The 9th (Service) Battalion it is believed, were the first Battalion of The Suffolk Regiment to arrive on the Western Front with a form of identifying cloth insignia, or 'battle patch' already in use within their Brigade.
The 9th had shed its 'Kitchener Blue' uniforms at Shoreham near Brighton on 10th March 1915, and moved into khaki immediately afterwards. It is believed that in these early days when everyone wore blue uniforms, and cap badges were not on full issue, that the authorities instigated a simple system of coloured patches one backs of the recruits jackets to quickly identify who they were when around camp.
This kind of system was not unique to the 9th Battalion. Sydney Fuller of the 8th Battalion, wrote early on in his diary, that just after he arrived with the Battalion, they were given a piece of yellow cloth for them to cut out the shape of a castle from, and sew it to the arms of their civilian clothing to identify them as 'Suffolks.'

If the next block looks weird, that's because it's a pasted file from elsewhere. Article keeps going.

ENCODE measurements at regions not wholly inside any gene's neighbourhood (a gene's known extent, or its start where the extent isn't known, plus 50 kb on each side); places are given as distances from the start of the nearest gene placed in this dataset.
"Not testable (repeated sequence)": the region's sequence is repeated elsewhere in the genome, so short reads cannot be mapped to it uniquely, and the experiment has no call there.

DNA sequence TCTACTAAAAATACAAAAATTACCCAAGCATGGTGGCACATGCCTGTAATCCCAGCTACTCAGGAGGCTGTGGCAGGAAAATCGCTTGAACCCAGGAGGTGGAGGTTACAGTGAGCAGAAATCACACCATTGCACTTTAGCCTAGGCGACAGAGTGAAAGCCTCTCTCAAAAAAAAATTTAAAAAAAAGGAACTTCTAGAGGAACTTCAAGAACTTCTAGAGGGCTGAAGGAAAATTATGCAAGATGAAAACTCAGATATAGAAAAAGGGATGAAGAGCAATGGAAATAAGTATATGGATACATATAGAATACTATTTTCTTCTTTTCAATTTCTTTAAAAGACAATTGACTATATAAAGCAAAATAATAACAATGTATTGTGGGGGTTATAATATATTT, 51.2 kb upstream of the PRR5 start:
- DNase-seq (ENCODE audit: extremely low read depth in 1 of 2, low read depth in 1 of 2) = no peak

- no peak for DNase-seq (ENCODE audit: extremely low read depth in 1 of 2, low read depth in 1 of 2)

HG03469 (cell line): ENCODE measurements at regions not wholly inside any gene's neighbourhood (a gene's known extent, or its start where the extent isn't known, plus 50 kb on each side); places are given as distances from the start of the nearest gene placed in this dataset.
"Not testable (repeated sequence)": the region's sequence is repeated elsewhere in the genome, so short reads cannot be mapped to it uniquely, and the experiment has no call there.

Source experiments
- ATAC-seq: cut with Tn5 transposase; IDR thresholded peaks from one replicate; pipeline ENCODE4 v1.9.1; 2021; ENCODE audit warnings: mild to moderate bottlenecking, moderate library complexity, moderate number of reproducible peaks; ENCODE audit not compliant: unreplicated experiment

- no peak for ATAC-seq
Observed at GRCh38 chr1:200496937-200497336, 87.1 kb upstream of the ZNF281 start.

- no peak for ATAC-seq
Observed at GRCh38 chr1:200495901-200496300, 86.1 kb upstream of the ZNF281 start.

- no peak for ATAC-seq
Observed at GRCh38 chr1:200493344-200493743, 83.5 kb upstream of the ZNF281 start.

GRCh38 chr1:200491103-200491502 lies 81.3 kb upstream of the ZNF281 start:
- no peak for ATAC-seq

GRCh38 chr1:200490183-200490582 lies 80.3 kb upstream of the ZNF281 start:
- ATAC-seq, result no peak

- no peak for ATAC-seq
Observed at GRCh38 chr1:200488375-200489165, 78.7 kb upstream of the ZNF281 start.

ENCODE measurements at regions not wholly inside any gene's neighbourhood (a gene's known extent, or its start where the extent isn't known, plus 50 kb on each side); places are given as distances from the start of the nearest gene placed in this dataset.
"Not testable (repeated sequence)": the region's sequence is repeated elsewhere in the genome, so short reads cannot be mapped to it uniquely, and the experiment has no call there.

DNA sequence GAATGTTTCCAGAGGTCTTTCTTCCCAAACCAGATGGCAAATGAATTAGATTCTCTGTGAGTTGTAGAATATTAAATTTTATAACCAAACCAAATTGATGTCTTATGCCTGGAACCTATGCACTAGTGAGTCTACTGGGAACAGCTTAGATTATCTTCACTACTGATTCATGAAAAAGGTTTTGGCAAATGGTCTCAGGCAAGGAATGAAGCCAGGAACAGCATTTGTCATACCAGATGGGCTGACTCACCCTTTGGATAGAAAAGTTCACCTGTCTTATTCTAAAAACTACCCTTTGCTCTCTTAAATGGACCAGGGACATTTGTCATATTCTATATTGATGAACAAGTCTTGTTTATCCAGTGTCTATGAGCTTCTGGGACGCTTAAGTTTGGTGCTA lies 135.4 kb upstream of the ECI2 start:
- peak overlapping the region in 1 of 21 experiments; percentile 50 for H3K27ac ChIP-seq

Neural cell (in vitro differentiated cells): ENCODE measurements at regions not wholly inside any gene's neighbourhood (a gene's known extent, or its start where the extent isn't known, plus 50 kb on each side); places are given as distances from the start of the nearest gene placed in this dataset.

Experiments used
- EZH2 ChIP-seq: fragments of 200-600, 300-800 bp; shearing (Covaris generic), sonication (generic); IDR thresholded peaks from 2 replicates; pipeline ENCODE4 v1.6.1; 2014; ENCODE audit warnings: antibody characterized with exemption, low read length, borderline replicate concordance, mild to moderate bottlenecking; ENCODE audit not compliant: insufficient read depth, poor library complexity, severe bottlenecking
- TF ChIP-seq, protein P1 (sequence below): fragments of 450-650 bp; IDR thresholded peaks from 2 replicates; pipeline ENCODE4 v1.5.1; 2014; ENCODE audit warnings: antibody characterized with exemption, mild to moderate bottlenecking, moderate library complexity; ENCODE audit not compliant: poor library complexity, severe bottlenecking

The 9th arrived in France still wearing their 'field badge' - "a triangular patch of Cambridge Blue, worn below the collar on the back of the jacket" It was recorded later in a 1917 survey, that it measured 3" across the base and 2 1/2" on each side. For early battle patches it was incredibly large.
Though still in use throughout the latter months of 1915, by Christmas it had all but disappeared.
Welcome to our online 'blog' charting the history of the many Battalions of the Suffolk Regiment and the part they played in the Great War.
Starting back in March 2014, we have recorded the events of 100 years ago on the centenary of their happening.
Keep checking back to see how the Great War is progressing for the men of the Suffolk Regiment.